• Increased muscle mass: The more muscle you have the higher your metabolism; which means it’s easier to maintain a healthy weight.
  • Increased muscle strength: This is important for balance and reduces your risk of injury.
  • Improved bone strength: The stronger your bones, the less risk of osteoporosis.
  • Healthy immune system: When your immune system is strong, you are less likely to get sick.
  • Decreased risk of chronic disease: Your risk of diseases such as cancer, heart disease and diabetes are reduced.
  • Better energy levels: You will experience increased energy levels.
  • Reduced stress levels: You will be less stressed.
  • Improved sleep: Your sleep quality will improve.

 

Start out slowly

If it has been a while in between workouts, you need to start out slowly and gradually build up to the recommended amount. That means walking before you begin running; engaging in low-impact activities before you start high-impact activities; and lifting light weights before you graduate to heavy ones.

If you are overweight or have a pre-existing health condition, you should also seek the advice of your health practitioner.

 

active aprilStay safe

The whole point of exercise is to improve your health. So with that in mind, it’s worth considering the following safety tips:

  • Invest in shoes that will support your foot appropriately for the activity you will be undertaking.
  • Wear appropriate clothing, preferably clothing that will wick sweat away from your body.
  • Ensure you warm up and cool down correctly.
  • Stretch all the muscle groups properly.
  • Stay hydrated, particularly during warm or hot weather.
  • Apply sunscreen and wear a hat if exercising outdoors.
  • Pay attention to your nutrition, and eat food that will fuel your body. Don’t be tempted to starve yourself in a bid to lose weight quickly.
  • Enlist the help of a qualified personal trainer or exercise physiologist if you are unsure of how to perform specific exercises, or need assistance in developing an exercise program for your goals.
  • Stop if you feel pain of any kind.

Spring is a great time to get off the couch, get moving again and experience the great outdoors. But remember, ease into it gently and build your activity levels up gradually. Before you know it, exercise will be a normal, healthy part of your lifestyle.

 

The Write Way to Health blog is part of the portfolio of Write to the Point Communications.

Melbourne health writer & blogger, copywriter & editor, researcher extraordinaire.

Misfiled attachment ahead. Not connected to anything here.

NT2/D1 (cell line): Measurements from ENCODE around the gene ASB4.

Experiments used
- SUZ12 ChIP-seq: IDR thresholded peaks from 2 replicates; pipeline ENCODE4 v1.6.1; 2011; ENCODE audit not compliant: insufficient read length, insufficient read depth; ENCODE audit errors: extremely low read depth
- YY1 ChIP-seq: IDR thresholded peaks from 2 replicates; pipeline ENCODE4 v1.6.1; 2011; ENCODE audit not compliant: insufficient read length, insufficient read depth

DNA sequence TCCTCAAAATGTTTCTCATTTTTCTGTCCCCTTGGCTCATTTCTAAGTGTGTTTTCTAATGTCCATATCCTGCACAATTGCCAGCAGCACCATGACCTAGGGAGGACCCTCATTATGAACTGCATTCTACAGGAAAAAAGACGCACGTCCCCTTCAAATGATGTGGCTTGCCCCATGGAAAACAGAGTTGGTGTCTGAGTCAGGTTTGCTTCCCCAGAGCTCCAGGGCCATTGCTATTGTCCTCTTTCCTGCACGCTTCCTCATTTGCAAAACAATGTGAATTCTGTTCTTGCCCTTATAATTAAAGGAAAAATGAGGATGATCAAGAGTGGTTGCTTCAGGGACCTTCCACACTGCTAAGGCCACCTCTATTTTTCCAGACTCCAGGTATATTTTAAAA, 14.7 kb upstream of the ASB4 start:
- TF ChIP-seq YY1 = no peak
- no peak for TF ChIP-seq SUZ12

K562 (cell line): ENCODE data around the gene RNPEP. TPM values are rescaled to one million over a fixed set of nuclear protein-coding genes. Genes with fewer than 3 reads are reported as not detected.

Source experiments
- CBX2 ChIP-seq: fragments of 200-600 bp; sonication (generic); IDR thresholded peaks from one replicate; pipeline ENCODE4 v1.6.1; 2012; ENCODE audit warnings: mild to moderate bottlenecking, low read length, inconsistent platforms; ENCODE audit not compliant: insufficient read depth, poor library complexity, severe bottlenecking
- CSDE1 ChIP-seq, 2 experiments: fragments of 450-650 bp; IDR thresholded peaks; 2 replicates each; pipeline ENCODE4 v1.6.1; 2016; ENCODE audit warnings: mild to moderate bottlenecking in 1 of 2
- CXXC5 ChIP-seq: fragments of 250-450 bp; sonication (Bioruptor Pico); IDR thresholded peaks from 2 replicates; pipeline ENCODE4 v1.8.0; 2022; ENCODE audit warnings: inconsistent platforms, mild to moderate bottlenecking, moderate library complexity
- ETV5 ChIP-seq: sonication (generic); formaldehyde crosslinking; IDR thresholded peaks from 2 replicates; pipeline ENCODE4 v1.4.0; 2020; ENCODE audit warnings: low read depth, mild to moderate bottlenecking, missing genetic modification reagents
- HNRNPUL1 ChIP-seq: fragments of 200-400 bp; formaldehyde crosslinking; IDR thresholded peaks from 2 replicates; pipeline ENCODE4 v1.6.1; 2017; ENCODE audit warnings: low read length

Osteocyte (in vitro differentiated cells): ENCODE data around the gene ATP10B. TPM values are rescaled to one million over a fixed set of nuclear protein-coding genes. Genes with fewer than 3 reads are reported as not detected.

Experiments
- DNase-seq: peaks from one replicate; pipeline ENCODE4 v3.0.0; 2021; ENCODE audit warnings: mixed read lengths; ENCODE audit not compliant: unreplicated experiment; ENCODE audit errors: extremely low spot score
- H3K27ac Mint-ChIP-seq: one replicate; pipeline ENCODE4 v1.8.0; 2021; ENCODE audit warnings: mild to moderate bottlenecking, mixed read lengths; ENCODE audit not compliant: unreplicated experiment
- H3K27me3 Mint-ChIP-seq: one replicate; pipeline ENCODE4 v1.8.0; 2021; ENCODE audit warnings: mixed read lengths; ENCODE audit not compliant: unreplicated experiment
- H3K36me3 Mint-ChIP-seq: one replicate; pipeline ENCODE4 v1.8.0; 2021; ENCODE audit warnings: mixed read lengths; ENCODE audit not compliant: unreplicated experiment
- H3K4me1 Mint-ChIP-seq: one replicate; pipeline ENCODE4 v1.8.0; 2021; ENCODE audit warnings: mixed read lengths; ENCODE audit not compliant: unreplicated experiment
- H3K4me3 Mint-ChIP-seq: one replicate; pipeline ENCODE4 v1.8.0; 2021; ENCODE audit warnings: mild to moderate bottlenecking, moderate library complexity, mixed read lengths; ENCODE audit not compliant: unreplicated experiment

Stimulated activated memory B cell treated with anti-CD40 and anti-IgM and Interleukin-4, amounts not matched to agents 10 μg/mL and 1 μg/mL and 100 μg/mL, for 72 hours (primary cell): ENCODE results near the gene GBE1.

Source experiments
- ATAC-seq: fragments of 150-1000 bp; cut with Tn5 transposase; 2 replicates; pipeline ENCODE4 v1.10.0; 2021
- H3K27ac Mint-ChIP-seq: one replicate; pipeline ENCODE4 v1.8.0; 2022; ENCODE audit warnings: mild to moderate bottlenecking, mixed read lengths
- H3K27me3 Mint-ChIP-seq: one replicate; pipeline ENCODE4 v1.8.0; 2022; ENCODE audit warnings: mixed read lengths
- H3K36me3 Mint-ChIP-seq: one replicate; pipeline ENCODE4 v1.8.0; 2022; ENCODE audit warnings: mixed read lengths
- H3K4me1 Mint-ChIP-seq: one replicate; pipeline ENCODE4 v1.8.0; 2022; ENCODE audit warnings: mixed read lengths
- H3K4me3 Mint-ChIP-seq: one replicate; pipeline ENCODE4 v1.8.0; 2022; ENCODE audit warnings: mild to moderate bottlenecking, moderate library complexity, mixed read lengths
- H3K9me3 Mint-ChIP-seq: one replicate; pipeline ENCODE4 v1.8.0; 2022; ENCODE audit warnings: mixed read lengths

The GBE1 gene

Delivering high-quality health writing with exceptional customer service.

Occasional medicine users don’t get full benefit of medication

Pills And WaterRecent survey findings have revealed that occasional users of medicines — including prescription, over-the-counter, and alternative or complementary forms of medicines — are potentially not getting the full benefits from their medicines, compared to people who take medicines more often.

The survey (conducted for NPS MedicineWise by Galaxy Research) showed people who take medicines less often or who take fewer medicines are more likely to stop a course of medicine early without speaking to the health professional that prescribed or recommended the medicine to them, and less likely to follow instructions relating to their medicines

Furthermore, nearly 1 in 6 people (15%) don’t take their medicine as instructed, this is more common in those who are younger, those who take medicines less than daily, and those who take fewer medicines.

 

Why you should take your medicine

Medicines (whether short-term or long-term) are important in treating illnesses and sometimes preventing them, so you need to use them correctly to avoid further health complications.

Often medications are used for a short time, but there are some cases where your doctor may want you to keep taking medication for a longer period of time.

NPS MedicineWise medical adviser Dr Jeannie Yoo says that sometimes good reasons to stop taking a medicine, before stopping it’s best to first speak with a health professional such as a doctor, pharmacist or nurse.

“Taking your medicine as instructed, including taking the right dose at the right time, is also really important to help you improve your health outcomes,” she says.

stay safe with OTC medications“‘Even though you might be feeling better, if you don’t feel a medicine is helping you it’s always a good idea to speak to health professionals first to check that it is safe to stop the medicine. For example, some regular medicines need to be stopped slowly or to be replaced by another medicine to prevent serious effects on your health,” says Dr Yoo.

How to be medicinewise

To ensure your safety, and it’s important to be medicinewise. This means: